Placencia post-hurricane report

The Island Newspaper, Ambergris Caye, Belize            Vol. 11, No. 42            October 25, 2001

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Reports out of Placencia this week are that things are progressing much the same as they did in San Pedro nearly a year ago, after Hurricane Keith. This was stated in comparison to the situation after Hurricane Iris, a Category IV hurricane which hit the southern districts of Belize on October 8th. According to Jim Janmohamed, acting National Emergency Management Organization (NEMO) Manager for the Stann Creek South area, building supplies are the major supply need at this time. "Zinc, plywood and lumber are in short supply," stated Mr. Janmohamed.

    The NEMO manager went on to describe the situation at hand. NEMO operations have been split into separate areas, Stann Creek South and Toledo. When asked for a comparison to "Keith," he replied that, in his area, the difference is the amount of people affected. He stated many more people are suffering in the southern part of Belize; the area is extremely different than Ambergris Caye with some heavily and some very sparsely populated villages so facilitating everyone's needs is more of a challenge. (A report could not be confirmed for the Toledo area as of Tuesday.)

    As far as infrastructure, Mr. Janmohamed informed that water is being pumped by either portable or permanent generators to all the village water reservoirs. He explained that 4500 feet of underwater pipe responsible for pumping water from Independence to Placencia was damaged by the hurricane. A special high-density replacement pipe was ordered (with help from San Pedro's Ernesto Gomez!) and should be delivered by Hyde Shipping on Thursday. He reported Belize Electricity Limited (BEL) representative Moreno was working with NEMO and that BEL was scheduled to begin initiating power to priority areas Wednesday. Phone service has been restored in some areas thanks to the aid of representatives Tesecum, Bevans and Black from Belize Telecommunications Limited (BTL). Community-use phones were restored in Monkey River and Placencia areas first. It was further mentioned that approximately 100 BTL employees assisted in a clean-up day.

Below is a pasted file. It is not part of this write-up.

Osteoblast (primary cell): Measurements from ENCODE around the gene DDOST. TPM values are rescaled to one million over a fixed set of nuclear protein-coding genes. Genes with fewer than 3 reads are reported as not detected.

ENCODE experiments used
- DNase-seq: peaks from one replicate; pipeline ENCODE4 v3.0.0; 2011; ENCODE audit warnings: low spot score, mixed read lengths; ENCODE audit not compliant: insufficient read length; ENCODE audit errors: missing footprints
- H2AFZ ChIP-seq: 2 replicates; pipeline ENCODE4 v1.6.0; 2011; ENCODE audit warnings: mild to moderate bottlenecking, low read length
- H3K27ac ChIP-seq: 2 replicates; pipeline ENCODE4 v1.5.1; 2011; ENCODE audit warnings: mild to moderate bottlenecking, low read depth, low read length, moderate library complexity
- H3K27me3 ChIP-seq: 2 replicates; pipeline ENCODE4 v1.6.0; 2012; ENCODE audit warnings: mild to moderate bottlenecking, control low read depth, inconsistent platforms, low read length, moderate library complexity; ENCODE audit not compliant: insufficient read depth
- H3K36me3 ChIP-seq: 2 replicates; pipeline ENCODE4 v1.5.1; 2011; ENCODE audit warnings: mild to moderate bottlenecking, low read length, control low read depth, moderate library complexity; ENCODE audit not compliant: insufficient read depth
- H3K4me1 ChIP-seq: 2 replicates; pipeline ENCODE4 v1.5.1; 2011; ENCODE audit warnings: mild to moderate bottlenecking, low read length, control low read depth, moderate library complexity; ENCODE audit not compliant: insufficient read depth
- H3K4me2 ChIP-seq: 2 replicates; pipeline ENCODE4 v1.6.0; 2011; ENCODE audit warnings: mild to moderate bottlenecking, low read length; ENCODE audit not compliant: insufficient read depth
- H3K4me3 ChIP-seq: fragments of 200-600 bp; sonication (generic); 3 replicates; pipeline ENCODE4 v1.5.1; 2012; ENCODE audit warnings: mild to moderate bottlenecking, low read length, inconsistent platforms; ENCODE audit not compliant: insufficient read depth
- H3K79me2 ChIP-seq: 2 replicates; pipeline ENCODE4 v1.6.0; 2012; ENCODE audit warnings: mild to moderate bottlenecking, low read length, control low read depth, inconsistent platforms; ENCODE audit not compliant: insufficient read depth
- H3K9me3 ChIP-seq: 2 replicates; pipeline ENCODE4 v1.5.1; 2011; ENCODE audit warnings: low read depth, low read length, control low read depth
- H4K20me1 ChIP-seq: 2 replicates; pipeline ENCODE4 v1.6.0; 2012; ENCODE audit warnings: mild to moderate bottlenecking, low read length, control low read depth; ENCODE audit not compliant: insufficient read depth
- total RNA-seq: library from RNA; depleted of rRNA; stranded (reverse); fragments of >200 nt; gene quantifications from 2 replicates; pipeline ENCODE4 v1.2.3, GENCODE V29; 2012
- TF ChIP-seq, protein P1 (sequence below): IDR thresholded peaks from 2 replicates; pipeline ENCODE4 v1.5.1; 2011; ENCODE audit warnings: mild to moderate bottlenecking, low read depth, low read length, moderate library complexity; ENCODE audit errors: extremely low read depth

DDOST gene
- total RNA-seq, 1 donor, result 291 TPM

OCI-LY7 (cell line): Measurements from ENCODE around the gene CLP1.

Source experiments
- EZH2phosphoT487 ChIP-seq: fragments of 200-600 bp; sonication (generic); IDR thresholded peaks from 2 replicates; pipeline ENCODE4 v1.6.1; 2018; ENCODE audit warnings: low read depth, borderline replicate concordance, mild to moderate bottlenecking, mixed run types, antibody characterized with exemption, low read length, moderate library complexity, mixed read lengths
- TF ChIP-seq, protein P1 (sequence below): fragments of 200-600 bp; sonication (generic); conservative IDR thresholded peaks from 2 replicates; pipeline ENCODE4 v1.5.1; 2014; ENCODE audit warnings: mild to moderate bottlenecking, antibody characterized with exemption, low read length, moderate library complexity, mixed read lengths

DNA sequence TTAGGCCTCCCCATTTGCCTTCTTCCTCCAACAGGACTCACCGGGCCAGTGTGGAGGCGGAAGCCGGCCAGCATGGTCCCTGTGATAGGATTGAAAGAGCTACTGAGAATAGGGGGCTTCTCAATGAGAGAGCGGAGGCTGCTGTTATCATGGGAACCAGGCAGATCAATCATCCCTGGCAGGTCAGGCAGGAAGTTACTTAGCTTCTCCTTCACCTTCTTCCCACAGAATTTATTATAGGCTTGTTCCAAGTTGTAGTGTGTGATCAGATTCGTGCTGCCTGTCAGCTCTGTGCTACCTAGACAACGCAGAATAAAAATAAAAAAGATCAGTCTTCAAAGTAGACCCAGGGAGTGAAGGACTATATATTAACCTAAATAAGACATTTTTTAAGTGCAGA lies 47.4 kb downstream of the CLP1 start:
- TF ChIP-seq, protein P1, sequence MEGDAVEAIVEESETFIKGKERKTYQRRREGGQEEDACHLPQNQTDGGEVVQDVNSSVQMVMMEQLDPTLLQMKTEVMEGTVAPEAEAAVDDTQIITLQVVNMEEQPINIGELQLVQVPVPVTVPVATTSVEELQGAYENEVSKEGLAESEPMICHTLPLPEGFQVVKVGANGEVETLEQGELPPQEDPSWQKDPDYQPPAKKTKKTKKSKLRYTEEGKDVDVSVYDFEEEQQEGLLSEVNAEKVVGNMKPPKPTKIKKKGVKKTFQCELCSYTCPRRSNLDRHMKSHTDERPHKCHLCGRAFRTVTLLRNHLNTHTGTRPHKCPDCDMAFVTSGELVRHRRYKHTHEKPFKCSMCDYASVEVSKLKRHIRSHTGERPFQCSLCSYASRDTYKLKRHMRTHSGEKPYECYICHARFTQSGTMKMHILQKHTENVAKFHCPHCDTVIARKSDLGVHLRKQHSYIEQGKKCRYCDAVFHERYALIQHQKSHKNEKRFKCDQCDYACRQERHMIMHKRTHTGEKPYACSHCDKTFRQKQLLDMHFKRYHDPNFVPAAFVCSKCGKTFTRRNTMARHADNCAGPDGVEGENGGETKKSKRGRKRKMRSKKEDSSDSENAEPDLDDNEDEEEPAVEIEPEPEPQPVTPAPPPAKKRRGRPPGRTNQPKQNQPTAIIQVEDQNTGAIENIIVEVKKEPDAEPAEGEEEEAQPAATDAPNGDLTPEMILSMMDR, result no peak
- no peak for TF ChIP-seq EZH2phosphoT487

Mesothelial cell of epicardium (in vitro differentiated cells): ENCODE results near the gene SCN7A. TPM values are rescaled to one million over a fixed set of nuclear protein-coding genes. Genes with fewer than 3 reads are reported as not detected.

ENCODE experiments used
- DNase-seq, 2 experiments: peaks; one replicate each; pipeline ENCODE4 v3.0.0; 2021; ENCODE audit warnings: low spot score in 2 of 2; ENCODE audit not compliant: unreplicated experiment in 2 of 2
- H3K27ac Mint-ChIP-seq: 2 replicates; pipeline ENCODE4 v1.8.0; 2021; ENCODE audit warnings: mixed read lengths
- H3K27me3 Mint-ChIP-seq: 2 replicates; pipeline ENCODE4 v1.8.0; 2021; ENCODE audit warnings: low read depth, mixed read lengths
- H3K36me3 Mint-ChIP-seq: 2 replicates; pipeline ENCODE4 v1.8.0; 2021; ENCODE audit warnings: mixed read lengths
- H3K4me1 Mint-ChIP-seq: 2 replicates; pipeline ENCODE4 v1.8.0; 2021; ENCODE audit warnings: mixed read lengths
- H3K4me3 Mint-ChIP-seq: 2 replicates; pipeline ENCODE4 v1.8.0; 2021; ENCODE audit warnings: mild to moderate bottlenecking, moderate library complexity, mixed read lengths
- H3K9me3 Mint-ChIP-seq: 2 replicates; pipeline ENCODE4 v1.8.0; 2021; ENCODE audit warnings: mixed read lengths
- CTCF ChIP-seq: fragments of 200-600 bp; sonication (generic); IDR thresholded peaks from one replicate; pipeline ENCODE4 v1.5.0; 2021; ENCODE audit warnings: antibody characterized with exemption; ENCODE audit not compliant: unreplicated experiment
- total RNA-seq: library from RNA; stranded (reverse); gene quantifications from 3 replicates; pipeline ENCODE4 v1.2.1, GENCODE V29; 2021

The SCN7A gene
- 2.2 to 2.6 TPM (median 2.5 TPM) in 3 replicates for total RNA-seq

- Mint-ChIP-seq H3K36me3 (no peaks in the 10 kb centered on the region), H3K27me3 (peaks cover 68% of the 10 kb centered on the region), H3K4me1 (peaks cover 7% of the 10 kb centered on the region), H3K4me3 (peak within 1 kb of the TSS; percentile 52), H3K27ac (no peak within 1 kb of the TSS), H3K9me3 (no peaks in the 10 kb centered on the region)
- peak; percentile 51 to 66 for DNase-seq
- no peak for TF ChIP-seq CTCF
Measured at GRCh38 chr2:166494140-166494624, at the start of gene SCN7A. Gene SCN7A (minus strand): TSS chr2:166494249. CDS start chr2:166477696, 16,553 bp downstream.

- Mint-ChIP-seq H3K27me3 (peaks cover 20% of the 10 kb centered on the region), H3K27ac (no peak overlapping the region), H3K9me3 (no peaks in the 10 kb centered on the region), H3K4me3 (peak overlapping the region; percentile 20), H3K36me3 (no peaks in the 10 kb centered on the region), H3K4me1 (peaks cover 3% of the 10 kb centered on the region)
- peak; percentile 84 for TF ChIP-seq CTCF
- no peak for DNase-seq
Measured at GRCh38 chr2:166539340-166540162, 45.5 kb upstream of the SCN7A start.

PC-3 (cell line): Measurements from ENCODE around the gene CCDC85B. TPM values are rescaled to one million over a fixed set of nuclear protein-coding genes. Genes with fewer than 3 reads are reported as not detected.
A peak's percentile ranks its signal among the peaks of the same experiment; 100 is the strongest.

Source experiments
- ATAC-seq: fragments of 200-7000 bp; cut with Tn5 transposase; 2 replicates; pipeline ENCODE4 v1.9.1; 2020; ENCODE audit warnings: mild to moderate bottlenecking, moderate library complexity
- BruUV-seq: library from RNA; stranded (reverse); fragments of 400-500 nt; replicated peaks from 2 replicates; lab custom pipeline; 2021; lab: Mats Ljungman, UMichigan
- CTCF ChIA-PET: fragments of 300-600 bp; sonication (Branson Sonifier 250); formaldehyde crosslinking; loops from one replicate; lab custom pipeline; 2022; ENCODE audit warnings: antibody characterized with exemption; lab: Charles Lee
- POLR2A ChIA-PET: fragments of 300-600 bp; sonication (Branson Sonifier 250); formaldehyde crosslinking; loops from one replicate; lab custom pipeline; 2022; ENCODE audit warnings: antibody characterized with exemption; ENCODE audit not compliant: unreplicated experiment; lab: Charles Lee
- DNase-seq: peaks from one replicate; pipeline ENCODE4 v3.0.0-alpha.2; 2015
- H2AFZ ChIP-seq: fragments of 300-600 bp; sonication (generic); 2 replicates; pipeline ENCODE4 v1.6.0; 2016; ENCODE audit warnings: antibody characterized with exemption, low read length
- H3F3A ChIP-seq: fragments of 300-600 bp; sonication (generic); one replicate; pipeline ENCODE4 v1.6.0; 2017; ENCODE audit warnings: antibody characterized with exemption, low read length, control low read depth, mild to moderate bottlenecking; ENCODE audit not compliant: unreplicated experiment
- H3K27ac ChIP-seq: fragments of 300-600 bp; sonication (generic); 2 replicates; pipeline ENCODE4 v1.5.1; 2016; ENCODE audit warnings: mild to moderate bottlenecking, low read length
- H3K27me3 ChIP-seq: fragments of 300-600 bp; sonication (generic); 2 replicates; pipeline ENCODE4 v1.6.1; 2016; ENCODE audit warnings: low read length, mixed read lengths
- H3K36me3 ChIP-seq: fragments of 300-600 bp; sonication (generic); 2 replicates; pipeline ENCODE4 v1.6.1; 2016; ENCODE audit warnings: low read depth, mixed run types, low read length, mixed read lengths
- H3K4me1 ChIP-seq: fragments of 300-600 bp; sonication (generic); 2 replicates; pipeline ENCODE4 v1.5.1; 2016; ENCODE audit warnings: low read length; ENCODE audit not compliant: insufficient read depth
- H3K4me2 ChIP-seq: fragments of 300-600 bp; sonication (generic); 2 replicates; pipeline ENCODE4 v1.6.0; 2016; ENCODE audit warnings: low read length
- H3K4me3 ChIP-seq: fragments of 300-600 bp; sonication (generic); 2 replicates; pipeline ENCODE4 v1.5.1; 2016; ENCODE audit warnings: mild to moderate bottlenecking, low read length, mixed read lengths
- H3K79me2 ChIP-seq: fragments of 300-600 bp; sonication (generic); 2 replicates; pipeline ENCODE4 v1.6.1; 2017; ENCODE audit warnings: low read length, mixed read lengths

To facilitate the rebuilding efforts, Minister Henry Canton has met with village councils in Placencia and Seine Bight. He has set up a housing scheme whereby local contractors and suppliers will be used, aiding the local economy.

    Mr. Janmohamed gave thanks to friend John Bell in assisting him with many tasks. Garbage pick-up has resumed, septic tanks emptied and damaged ones repaired to alleviate some health hazards. He reported the water table remains high, mostly because rains are steady due to the season. Controlling the mosquito population is becoming difficult and aerial sprays are being discussed in order to prevent infestation. 

   It appears a sense of order is being restored as community leaders motivate people to become involved in the rebuilding efforts. The speedy replacement of merely zinc on a roof has made it possible for schools such as Seine Bight and San Juan to open. Post offices are re-opening and regularly scheduled flights from both airlines have resumed. It was stated that these airlines are responsible for the charitable delivery of much of the relief supplies. Also special mention was made of the Shipyard Mennonite community for the unsolicited rebuilding of a much used local pier which aided in receiving shipments as well. It was reported they simply showed up with their own supplies and materials and began construction.

    A meeting of Tourism representatives and the Belize Tourism Board was scheduled to take place Tuesday at 3:00 p.m. to discuss when tourists can begin coming back to the area and other issues. Although many resorts were destroyed, some of those which suffered less severe damage are anxious to get back to work. (The report below will give more details on affected tourism industry properties.)

    This following informative message was made available late last week from Placencia resident Mary V. Toy regarding the condition of several properties in the area and the post-hurricane state of the affairs there. We are sharing it in an effort to update those wishing more information on specific details. The San Pedro Sun extends its appreciation and best wishes for recovery to Mary who lost her Placencia home as well to Hurricane Iris.

    "I'm in Belize City for a couple of days. Placencia has no phones, no water, no electricity, and many, many people have no homes (me included). We had lots of looting for the first few days after the hurricane (and even BEFORE the hurricane), but the Belize police and BDF have gotten that under control. Right now, the concentration is on getting water to people, putting on roofs and repairing the few inhabitable homes that are left, plus debris removal. (The area of the sidewalk from BTL south past Serenade looks like the site of a very large explosion, with almost no buildings left.)

    On the beach, Tradewinds (Placencia Village), Sonny's (Placencia Village), Coconut Cottages (Placencia Village), Cozy Corners (Placencia Village), Wamasa (Seine Bight), Ranguana Lodge (Placencia Village), Julia and Lawrence's (Placencia Village), Sunrider (Placencia Village), Dockside (Placencia Village), Maya Playa (Maya Beach) and Tentacles (Placencia Village) no longer exist (except for rubble). Angelfish Inn in Seine Bight looks heavily damaged.